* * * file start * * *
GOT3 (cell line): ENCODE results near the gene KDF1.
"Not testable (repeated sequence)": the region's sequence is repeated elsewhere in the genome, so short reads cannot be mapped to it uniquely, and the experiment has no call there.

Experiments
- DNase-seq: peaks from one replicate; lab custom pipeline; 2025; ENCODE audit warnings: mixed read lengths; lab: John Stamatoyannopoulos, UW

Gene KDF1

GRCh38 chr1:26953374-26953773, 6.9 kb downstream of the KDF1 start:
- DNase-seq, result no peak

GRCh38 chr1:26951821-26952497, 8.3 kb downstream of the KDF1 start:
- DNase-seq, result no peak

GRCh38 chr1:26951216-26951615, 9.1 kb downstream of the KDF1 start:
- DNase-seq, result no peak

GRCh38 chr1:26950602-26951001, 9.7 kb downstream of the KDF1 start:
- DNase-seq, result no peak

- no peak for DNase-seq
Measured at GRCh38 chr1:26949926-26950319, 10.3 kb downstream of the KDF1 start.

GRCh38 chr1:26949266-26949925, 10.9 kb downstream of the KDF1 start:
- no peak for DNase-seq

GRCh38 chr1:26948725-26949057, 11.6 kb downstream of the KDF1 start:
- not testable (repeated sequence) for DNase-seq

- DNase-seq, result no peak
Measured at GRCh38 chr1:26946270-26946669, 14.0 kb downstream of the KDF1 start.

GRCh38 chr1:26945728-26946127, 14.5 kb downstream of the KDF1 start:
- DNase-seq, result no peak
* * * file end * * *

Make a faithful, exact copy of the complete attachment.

GOT3 (cell line): ENCODE results near the gene KDF1.
"Not testable (repeated sequence)": the region's sequence is repeated elsewhere in the genome, so short reads cannot be mapped to it uniquely, and the experiment has no call there.

Experiments
- DNase-seq: peaks from one replicate; lab custom pipeline; 2025; ENCODE audit warnings: mixed read lengths; lab: John Stamatoyannopoulos, UW

Gene KDF1

GRCh38 chr1:26953374-26953773, 6.9 kb downstream of the KDF1 start:
- DNase-seq, result no peak

GRCh38 chr1:26951821-26952497, 8.3 kb downstream of the KDF1 start:
- DNase-seq, result no peak

GRCh38 chr1:26951216-26951615, 9.1 kb downstream of the KDF1 start:
- DNase-seq, result no peak

GRCh38 chr1:26950602-26951001, 9.7 kb downstream of the KDF1 start:
- DNase-seq, result no peak

- no peak for DNase-seq
Measured at GRCh38 chr1:26949926-26950319, 10.3 kb downstream of the KDF1 start.

GRCh38 chr1:26949266-26949925, 10.9 kb downstream of the KDF1 start:
- no peak for DNase-seq

GRCh38 chr1:26948725-26949057, 11.6 kb downstream of the KDF1 start:
- not testable (repeated sequence) for DNase-seq

- DNase-seq, result no peak
Measured at GRCh38 chr1:26946270-26946669, 14.0 kb downstream of the KDF1 start.

GRCh38 chr1:26945728-26946127, 14.5 kb downstream of the KDF1 start:
- DNase-seq, result no peak